The Biggest Fad of L&D

I recently read a post about Fads in L&D from my good friend Con (aka @LearnKotch). On some of the points of this post I agreed, but others I think needed a bit deeper deconstruction and more seeking of meaning.

By this, I’m speaking about MOOCs. I recently wrote about my experience in a Coursera MOOC of which was my second experience, my first being over a year ago. My concern is about dismissing MOOCs as just another fad though. It’s not.

While I agree it’s not the latest greatest thing and going to change L&D forever. It does have a place in the wider scheme of education, from higher education, to corporate learning.

Sure MOOCs aren’t accepted by the average Joe at this point. That doesn’t mean it won’t have a profound effect on corporate learning further down the road.

Just because the average Joe has not accepted them, doesn’t mean they have no credibility in corporate learning. In fact, most learning activities in L&D haven’t proven themselves in corporate learning! At least not to the extent that gives them a clear dollar value.

Then again, things like UX don’t have a clear dollar value, but many could argue that the value a good UX provides is better than the best sales team on the planet.

I digress.

Good content is out there, curated and put into a format that can be used in corporate learning. Now if only the corporation would pull their heads out of you know where and use those resources.

A good MOOC could be researched by the L&D department and provided as an option (or requirement) to those deemed as requiring skills in that field.

Instead of taking a course on cultural competence, think about the true change that could occur in a MOOC requiring more thought, reflection, and attention.

MOOCs are for drop outs!

There’s the big problem of people dropping out of the MOOC. This isn’t a problem, it’s just the nature of the system. It’s there for people’s leisure, to get what they need from it, or figure out it’s not for them, so we leave.

That means great success in my mind! Significant amounts of time aren’t wasted. Rather than investing time and money into a class or eLearning, an employee can now test the waters.

  • Does this course help me in my job?
  • Do I have enough time to invest in this course?
  • Will my manager back me in taking time to take this course?

If a manager won’t back an employee, that’s not a company anyone should be working for! Answer this question: What happens if we don’t invest in their education and they stay?

MOOCs can be a valuable part of an employees education, and professional development. My employer is lucky because every MOOC I’ve taken has been in my time, but if it’s related to my job, there’s no reason my employer shouldn’t be paying for it.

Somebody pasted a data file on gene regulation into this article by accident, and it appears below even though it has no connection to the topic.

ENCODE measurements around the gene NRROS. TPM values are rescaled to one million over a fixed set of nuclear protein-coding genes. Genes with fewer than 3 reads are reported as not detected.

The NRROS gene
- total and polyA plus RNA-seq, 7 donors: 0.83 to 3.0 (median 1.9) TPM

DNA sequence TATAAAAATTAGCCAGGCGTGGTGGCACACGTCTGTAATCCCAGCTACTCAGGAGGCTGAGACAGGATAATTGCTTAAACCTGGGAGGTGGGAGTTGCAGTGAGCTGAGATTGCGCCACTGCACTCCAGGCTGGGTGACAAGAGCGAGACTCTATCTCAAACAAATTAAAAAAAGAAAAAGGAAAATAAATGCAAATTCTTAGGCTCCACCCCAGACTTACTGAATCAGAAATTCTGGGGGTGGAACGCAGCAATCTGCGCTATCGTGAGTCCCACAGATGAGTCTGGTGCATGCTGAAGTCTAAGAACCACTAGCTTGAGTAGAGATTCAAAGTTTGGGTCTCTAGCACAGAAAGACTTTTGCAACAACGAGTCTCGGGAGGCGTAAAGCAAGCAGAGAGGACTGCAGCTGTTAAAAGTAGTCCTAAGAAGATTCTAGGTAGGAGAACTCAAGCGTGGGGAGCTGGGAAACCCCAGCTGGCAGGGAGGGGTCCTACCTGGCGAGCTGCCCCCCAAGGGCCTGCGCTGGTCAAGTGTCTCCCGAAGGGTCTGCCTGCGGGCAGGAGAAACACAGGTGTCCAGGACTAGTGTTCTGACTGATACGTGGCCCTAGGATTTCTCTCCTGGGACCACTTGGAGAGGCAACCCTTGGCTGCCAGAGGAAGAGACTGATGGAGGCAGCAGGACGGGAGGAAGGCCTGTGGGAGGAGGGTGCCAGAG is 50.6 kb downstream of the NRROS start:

So, I haven’t finished every MOOC I’ve signed up for and started. I test the waters, figure out if the teacher or content is for me, and if not then I can drop it without inflicting any damage on myself academically or financially. This simple fact is enough for me to call MOOCs one of the most successful experiments in my time.

a MOOC to me means free education to those who want it, if it doesn’t fit then you lose nothing. Nobody does. Attendance to the end means nothing, at all. So therefore there is no alarming rate of non-completions, it’s part of the territory and to be expected.

Something is wrong if completions are too high in fact! A lot of people are wasting a lot of time, and not getting what they need. There’s no way somebody can tell if they are going to finish a course without testing the material.

An inherent problem in the university system is that a lot of people are wasting a lot of time and money doing things they decide they don’t need, or don’t like. This huge problem is eliminated in the MOOC, you’re free to drop at any time, no loss.

As far as the current model not being sustainable, that’s not true. There isn’t even a single model to say that statement is true. The fact that there are various acronyms means there are many models.

A xMOOC is different from a cMOOC. While I would agree that the xMOOC doesn’t have as successful of a pedagogical model as the cMOOC, it still has its place for certain material. Just like eLearning has a place for certain material, while blended classrooms is better for others.


Weaving their way to a company near you

MOOCs next big break-through will be in the corporate world. Most important things do break in the consumer world first and make their way to corporations. MOOCs are no different.

I know of at least one corporation here in the United States in the beginning stages of creating a company MOOC. That’s just the beginning stages though.

To take advantage of the wonderful resource of a MOOC, a company doesn’t have to create one. All the company needs to do is figure out how to use current public MOOCs.

A curated list of MOOCs an employee can take is not enough. They need to be included as part of a custom learning plan for each employee. There’s a MOOC out there that would fit into every type of employees professional development.

It’s up to the L&D department to figure out how to get the average Joe to benefit from the many MOOCs out there. If the average Joe isn’t benefiting from them, it’s not the MOOCs fault or average Joe’s fault.


MOOCs definitely have a long way to go as I’ve said before. They might be the best thing that’s ever happened to education. They could eventually be the best thing that’s happened in corporate learning also, that just hasn’t happened yet. I’d argue the reason for this is because of the slow-moving nature of the corporation (not to mention tendencies to shun change), no fault of the MOOC.

What do you think about the “fad” of the MOOC? Do you think it’s just a fad?